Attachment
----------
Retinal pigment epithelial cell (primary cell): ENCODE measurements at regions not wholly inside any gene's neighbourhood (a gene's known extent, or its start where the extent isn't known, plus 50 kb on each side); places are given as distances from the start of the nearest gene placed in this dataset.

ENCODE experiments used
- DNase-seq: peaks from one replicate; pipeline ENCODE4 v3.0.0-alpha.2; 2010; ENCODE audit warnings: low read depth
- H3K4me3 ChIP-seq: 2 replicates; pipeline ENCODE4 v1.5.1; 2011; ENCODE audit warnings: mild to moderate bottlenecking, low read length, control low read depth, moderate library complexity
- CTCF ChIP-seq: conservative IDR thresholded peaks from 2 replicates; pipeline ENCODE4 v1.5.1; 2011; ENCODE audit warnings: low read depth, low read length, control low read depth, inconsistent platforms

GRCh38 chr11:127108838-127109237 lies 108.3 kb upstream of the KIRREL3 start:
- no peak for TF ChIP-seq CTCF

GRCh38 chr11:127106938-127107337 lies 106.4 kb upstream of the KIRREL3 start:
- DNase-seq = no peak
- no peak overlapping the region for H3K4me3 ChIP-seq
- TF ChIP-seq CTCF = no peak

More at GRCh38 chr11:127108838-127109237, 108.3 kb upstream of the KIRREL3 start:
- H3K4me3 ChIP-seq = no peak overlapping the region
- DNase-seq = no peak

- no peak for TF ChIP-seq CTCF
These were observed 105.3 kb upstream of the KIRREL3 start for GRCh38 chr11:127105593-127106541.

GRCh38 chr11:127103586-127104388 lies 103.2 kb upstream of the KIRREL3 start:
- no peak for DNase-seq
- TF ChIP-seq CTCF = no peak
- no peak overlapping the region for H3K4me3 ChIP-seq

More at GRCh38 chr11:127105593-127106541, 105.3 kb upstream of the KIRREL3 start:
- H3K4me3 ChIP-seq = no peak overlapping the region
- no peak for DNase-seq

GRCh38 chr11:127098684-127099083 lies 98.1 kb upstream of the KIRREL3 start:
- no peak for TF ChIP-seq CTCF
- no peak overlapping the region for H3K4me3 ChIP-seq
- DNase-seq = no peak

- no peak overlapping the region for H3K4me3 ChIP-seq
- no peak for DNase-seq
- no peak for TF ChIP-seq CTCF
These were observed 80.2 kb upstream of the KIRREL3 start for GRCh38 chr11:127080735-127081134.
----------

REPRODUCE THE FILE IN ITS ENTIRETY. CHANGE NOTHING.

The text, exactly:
Retinal pigment epithelial cell (primary cell): ENCODE measurements at regions not wholly inside any gene's neighbourhood (a gene's known extent, or its start where the extent isn't known, plus 50 kb on each side); places are given as distances from the start of the nearest gene placed in this dataset.

ENCODE experiments used
- DNase-seq: peaks from one replicate; pipeline ENCODE4 v3.0.0-alpha.2; 2010; ENCODE audit warnings: low read depth
- H3K4me3 ChIP-seq: 2 replicates; pipeline ENCODE4 v1.5.1; 2011; ENCODE audit warnings: mild to moderate bottlenecking, low read length, control low read depth, moderate library complexity
- CTCF ChIP-seq: conservative IDR thresholded peaks from 2 replicates; pipeline ENCODE4 v1.5.1; 2011; ENCODE audit warnings: low read depth, low read length, control low read depth, inconsistent platforms

GRCh38 chr11:127108838-127109237 lies 108.3 kb upstream of the KIRREL3 start:
- no peak for TF ChIP-seq CTCF

GRCh38 chr11:127106938-127107337 lies 106.4 kb upstream of the KIRREL3 start:
- DNase-seq = no peak
- no peak overlapping the region for H3K4me3 ChIP-seq
- TF ChIP-seq CTCF = no peak

More at GRCh38 chr11:127108838-127109237, 108.3 kb upstream of the KIRREL3 start:
- H3K4me3 ChIP-seq = no peak overlapping the region
- DNase-seq = no peak

- no peak for TF ChIP-seq CTCF
These were observed 105.3 kb upstream of the KIRREL3 start for GRCh38 chr11:127105593-127106541.

GRCh38 chr11:127103586-127104388 lies 103.2 kb upstream of the KIRREL3 start:
- no peak for DNase-seq
- TF ChIP-seq CTCF = no peak
- no peak overlapping the region for H3K4me3 ChIP-seq

More at GRCh38 chr11:127105593-127106541, 105.3 kb upstream of the KIRREL3 start:
- H3K4me3 ChIP-seq = no peak overlapping the region
- no peak for DNase-seq

GRCh38 chr11:127098684-127099083 lies 98.1 kb upstream of the KIRREL3 start:
- no peak for TF ChIP-seq CTCF
- no peak overlapping the region for H3K4me3 ChIP-seq
- DNase-seq = no peak

- no peak overlapping the region for H3K4me3 ChIP-seq
- no peak for DNase-seq
- no peak for TF ChIP-seq CTCF
These were observed 80.2 kb upstream of the KIRREL3 start for GRCh38 chr11:127080735-127081134.